People with malnutrition in poverty-stricken areas, people who have difficulty taking care of themselves (mainly the elderly and the disabled) or those with partial eclipse habits, their dietary structure is often unreasonable and easily affect their health due to copper deficiency.

③Some patients

Patients with chronic hepatitis, regular hemodialysis and patients who rely on infusion to replace or supplement food for a long time, should monitor their copper intake. In addition, some patients with metabolic abnormalities should also pay attention to the potential effects of copper deficiency.

④Inherited patients with severe copper metabolism abnormalities

Food sources of copper

In human blood, copper is the “assistant” of iron. The main absorption sites of copper are the stomach and the upper part of the small intestine. After being absorbed in the intestine, copper enters the human blood, and 80% of it is combined into ceruloplasmin. The role of copper in the formation of hemoglobin is generally considered to promote the absorption of intestinal iron (iron food) and release it from the storage of the liver and reticuloendothelial system. Therefore, copper plays an important role in the formation of hemoglobin.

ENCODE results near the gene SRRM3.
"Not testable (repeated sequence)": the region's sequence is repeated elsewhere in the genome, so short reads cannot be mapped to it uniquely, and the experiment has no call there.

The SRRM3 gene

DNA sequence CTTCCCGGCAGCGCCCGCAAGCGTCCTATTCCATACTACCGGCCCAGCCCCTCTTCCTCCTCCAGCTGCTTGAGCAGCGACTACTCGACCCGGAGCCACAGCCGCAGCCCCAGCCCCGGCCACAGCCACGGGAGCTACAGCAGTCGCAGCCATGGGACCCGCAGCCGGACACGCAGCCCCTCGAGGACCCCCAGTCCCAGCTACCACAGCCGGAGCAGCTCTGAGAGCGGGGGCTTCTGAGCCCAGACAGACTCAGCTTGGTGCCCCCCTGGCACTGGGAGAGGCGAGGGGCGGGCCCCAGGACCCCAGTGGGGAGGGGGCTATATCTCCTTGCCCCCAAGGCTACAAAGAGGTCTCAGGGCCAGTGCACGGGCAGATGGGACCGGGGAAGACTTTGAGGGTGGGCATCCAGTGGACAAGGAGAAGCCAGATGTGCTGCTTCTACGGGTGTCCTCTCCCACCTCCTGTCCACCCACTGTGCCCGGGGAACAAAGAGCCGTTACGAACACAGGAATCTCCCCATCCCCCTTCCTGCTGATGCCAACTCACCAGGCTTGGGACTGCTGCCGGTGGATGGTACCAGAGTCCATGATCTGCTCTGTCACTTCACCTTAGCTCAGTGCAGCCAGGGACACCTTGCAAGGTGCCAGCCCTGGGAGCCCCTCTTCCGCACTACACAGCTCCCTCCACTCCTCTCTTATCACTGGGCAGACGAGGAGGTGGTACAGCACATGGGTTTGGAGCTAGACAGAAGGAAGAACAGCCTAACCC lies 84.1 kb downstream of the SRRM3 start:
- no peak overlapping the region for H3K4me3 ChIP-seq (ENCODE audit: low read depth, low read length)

From the perspective of food commercialization, the impact of a small amount of copper on product quality is mainly in cooking oils (oil foods) and foods containing unsaturated fats. Copper ions actually act as catalysts, causing food rancidity, discoloration and Some other reactions. Although these effects make the product unpopular in appearance, it usually does not cause poisoning and reduce the nutritional value of food.

The rich sources of copper in food are mushrooms, sea rice, black tea, scented tea, brick tea, hazelnuts, sunflower seeds, sesame paste, watermelon seeds, green tea, walnuts, black pepper, cocoa, liver, etc.

Good sources are crabmeat, broad beans, mushrooms (fresh), green beans, cumin, black sesame, soy products, pine nuts, lobster, mung beans, peanuts, soybeans, potato flour, seaweed, lotus seeds, kidney beans, shiitake mushrooms (mushroom food), Edamame, gluten, fruit tannins, fennel, peas, yellow sauce, golden dish, oatmeal, chestnuts, nuts, soybean flour and wheat germ.